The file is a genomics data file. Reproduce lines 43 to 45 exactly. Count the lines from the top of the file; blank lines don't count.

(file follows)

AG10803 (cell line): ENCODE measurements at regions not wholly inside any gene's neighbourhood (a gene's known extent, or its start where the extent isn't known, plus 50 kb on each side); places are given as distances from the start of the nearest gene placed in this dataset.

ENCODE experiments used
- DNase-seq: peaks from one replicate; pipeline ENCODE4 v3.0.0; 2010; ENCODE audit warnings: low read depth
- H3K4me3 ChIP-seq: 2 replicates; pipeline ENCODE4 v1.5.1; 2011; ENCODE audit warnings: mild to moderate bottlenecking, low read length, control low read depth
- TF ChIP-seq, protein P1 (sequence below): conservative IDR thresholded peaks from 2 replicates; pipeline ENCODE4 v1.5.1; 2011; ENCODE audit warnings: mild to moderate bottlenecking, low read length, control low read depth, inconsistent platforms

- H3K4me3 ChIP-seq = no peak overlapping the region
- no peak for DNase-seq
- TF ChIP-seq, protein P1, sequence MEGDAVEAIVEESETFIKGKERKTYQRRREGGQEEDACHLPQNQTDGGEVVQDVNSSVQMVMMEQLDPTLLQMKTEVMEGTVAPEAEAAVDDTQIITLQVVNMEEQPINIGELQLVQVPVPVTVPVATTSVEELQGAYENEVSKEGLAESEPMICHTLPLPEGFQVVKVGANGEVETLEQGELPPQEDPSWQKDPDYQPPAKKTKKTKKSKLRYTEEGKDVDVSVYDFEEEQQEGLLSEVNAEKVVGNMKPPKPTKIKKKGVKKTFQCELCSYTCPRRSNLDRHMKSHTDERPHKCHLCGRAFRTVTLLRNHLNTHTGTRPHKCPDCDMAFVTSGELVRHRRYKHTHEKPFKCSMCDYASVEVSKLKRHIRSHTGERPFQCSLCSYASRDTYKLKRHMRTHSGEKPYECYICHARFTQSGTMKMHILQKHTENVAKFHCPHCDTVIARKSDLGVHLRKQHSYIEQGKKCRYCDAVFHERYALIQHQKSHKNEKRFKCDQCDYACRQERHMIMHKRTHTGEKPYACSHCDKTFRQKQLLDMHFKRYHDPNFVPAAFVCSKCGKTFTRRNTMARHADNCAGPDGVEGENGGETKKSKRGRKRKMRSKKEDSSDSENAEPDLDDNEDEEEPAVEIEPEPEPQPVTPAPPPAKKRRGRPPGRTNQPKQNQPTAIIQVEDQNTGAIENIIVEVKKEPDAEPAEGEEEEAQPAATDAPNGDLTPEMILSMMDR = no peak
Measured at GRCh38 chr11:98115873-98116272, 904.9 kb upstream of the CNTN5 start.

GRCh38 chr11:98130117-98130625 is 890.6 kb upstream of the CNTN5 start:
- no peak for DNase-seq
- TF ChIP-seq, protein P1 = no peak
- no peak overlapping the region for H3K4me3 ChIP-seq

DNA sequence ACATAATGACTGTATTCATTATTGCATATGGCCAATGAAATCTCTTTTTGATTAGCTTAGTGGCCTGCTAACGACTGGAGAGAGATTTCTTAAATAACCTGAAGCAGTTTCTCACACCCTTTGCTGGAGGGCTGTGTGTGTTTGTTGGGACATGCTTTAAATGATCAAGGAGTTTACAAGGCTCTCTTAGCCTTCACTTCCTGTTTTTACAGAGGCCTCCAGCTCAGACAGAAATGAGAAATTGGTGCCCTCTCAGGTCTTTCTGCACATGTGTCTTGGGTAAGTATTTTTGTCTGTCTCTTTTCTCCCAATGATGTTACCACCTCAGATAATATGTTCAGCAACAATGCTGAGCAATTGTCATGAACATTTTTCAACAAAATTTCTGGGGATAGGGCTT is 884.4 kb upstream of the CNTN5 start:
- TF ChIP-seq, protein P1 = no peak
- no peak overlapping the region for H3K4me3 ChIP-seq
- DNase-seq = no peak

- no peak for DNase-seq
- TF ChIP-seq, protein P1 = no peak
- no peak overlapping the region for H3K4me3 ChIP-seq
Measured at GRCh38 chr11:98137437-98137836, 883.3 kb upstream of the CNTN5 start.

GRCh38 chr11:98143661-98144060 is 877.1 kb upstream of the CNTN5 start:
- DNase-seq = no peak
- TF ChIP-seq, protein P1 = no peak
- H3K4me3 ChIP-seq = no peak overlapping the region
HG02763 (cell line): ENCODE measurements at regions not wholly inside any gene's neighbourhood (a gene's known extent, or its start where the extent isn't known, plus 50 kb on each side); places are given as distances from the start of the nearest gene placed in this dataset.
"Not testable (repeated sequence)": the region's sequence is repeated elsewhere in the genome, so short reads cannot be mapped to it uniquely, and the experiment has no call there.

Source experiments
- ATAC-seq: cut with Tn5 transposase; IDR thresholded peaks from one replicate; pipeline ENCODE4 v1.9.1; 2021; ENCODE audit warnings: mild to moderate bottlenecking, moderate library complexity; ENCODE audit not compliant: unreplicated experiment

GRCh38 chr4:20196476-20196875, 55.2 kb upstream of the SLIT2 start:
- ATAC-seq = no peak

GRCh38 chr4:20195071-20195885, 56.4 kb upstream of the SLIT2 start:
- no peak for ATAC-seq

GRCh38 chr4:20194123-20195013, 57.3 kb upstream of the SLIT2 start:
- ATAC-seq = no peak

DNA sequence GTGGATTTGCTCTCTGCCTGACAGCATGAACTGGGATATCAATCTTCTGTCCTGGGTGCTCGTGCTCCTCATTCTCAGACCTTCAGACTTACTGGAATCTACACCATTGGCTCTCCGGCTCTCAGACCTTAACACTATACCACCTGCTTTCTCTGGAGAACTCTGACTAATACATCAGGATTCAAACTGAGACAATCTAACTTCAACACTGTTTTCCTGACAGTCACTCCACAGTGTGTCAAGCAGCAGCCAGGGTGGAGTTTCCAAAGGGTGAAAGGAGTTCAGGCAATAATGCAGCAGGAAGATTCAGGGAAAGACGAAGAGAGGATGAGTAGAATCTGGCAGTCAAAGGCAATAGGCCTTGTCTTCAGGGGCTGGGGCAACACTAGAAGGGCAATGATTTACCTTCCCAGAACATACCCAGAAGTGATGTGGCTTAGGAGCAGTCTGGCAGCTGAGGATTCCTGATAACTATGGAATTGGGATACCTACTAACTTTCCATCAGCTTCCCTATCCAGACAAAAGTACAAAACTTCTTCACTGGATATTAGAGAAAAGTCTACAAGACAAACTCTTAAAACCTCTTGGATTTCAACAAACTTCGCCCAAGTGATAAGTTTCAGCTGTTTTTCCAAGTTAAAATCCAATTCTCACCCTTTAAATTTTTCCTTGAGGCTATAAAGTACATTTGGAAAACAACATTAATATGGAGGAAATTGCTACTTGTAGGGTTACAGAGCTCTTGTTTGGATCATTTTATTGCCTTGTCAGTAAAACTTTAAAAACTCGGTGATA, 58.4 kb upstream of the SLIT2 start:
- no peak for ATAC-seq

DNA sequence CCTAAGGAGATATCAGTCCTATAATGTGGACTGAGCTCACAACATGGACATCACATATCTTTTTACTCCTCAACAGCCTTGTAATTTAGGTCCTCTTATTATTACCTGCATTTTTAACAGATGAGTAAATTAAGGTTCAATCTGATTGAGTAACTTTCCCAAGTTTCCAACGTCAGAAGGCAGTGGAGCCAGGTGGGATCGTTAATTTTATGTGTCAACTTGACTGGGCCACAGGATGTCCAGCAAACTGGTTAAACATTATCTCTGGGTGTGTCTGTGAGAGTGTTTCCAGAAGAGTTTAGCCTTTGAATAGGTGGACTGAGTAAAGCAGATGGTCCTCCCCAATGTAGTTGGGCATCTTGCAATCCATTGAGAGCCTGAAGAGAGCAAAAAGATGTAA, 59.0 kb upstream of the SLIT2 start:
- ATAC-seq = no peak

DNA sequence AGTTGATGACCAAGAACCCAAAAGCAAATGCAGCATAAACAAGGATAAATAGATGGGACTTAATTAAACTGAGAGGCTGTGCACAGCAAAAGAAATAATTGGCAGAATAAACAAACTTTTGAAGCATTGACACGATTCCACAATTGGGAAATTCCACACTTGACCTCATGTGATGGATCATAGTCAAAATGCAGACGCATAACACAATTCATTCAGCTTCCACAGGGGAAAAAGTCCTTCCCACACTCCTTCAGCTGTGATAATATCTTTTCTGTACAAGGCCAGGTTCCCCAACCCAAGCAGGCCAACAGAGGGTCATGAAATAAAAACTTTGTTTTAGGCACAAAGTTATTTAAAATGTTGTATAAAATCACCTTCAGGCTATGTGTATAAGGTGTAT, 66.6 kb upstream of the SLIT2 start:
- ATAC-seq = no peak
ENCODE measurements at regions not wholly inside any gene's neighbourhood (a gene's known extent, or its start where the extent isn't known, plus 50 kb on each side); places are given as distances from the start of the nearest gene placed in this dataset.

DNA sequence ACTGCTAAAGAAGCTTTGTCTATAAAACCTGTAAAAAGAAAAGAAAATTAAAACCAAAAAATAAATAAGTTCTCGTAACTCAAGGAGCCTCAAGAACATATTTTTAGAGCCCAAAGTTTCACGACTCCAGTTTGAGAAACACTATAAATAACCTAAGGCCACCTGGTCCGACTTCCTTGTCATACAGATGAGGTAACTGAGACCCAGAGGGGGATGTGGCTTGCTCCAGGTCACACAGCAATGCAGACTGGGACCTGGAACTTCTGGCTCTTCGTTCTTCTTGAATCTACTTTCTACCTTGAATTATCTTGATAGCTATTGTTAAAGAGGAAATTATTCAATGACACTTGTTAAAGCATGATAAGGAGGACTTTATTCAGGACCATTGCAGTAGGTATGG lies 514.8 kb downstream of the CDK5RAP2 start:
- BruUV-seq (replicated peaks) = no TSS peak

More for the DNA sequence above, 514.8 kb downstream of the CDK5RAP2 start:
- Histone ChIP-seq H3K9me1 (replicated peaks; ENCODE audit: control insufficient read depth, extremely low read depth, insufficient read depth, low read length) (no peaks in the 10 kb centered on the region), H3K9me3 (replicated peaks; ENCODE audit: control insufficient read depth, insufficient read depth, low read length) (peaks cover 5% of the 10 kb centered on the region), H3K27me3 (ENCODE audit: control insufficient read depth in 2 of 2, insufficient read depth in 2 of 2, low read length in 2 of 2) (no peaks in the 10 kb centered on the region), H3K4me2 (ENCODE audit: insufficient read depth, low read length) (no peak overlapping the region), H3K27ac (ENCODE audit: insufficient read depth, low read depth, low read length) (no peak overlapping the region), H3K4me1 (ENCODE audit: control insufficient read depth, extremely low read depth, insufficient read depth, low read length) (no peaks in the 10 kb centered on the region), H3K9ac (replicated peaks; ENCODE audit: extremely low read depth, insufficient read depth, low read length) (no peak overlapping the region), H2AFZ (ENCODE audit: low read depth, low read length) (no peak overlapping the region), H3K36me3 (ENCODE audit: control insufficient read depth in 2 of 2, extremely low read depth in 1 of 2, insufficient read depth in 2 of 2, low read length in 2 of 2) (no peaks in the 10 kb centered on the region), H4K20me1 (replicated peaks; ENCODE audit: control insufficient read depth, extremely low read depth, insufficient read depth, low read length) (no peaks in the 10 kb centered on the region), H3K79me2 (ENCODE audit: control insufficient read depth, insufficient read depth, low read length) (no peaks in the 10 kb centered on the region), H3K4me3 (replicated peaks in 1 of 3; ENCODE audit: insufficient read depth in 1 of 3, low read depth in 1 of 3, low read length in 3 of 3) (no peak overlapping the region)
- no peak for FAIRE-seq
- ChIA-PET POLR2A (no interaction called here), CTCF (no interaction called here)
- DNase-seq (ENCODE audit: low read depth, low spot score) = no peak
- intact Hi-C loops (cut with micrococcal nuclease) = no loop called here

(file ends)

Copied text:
DNA sequence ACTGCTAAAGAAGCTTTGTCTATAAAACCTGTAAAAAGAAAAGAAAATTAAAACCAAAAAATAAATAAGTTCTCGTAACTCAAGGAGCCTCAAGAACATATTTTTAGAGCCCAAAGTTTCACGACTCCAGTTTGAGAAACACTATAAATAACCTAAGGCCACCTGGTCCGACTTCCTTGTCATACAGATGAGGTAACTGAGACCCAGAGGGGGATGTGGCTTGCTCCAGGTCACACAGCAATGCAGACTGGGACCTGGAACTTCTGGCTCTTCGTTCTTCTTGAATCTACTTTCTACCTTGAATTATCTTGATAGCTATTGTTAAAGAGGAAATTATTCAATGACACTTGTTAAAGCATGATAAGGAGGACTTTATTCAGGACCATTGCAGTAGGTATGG lies 514.8 kb downstream of the CDK5RAP2 start:
- BruUV-seq (replicated peaks) = no TSS peak

More for the DNA sequence above, 514.8 kb downstream of the CDK5RAP2 start: